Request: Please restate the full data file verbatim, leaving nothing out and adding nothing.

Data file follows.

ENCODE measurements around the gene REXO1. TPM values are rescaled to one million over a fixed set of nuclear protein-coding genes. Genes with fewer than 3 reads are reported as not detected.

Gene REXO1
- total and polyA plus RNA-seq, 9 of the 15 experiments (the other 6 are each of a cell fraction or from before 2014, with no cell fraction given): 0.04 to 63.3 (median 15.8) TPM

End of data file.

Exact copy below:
ENCODE measurements around the gene REXO1. TPM values are rescaled to one million over a fixed set of nuclear protein-coding genes. Genes with fewer than 3 reads are reported as not detected.

Gene REXO1
- total and polyA plus RNA-seq, 9 of the 15 experiments (the other 6 are each of a cell fraction or from before 2014, with no cell fraction given): 0.04 to 63.3 (median 15.8) TPM